Racine, Jean (1639–1699), translated by Kline, A. S. (contact-email)

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Phèdre (initially titled Phèdre et Hippolyte) is a five-act tragedy in verse by Jean Racine, first performed in Paris on 1 January 1677. Composed of 1,654 alexandrine lines, the drama draws from Greek mythology, revolving around the forbidden love of Phèdre for her stepson, Hippolyte. Acclaimed as one of Racine’s masterworks, the play has profoundly impacted both literature and the arts, with notable references in Marcel Proust’s writings. Marking his last secular piece prior to a 12-year break, Racine’s Phèdre was influenced mainly by the Greek poet Euripides (484-406 BC).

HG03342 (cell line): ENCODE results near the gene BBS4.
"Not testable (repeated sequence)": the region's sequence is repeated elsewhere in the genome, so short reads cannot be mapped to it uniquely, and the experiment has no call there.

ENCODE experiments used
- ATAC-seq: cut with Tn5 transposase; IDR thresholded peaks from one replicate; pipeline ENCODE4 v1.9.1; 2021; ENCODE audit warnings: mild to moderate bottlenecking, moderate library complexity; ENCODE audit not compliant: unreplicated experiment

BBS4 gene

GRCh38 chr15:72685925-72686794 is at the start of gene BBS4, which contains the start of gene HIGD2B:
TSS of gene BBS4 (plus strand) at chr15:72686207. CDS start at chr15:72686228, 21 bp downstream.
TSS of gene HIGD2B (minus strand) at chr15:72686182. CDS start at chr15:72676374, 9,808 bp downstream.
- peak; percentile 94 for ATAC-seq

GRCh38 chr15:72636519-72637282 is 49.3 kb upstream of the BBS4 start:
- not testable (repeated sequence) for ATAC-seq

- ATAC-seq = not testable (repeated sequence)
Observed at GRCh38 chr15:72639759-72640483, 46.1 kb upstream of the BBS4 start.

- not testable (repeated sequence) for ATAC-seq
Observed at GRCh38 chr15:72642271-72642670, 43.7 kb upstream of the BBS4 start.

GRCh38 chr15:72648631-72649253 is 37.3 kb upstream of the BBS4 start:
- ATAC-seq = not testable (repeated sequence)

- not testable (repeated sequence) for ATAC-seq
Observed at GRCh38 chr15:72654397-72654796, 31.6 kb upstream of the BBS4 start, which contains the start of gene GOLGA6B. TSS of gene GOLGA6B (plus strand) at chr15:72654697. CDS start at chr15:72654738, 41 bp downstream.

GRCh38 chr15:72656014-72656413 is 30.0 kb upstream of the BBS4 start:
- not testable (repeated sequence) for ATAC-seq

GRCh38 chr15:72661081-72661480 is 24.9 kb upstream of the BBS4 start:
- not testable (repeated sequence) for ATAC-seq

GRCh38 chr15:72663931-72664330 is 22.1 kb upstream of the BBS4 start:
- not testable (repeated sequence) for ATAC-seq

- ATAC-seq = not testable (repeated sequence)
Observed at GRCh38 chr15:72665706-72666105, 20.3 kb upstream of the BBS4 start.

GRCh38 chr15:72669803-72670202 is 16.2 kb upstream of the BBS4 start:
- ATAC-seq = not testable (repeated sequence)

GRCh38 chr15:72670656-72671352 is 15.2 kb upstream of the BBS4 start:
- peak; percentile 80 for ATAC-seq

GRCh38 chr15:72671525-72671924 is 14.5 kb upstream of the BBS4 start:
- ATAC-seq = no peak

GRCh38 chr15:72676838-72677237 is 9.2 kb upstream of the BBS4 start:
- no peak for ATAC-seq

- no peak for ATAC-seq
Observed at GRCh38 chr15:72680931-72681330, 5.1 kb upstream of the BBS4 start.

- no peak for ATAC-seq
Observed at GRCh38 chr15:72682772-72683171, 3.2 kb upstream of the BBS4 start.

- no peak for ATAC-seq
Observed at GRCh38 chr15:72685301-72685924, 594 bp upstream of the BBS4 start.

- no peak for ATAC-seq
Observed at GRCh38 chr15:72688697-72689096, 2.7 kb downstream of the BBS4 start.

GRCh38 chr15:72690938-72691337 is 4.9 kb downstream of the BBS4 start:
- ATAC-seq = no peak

The premiere faced immediate competition from Nicolas Pradon’s play of the same name, staged shortly afterwards at the Théâtre de l’Hotel Guénégaud. However, Racine’s profound portrayal of tragedy, with its intricate characterisations and poetic rhythm, rapidly overshadowed Pradon’s . The play’s resonance throughout the ages has confirmed Racine’s Phèdre as a cornerstone of French dramatic literature.

Author Details

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Kline, A. S.

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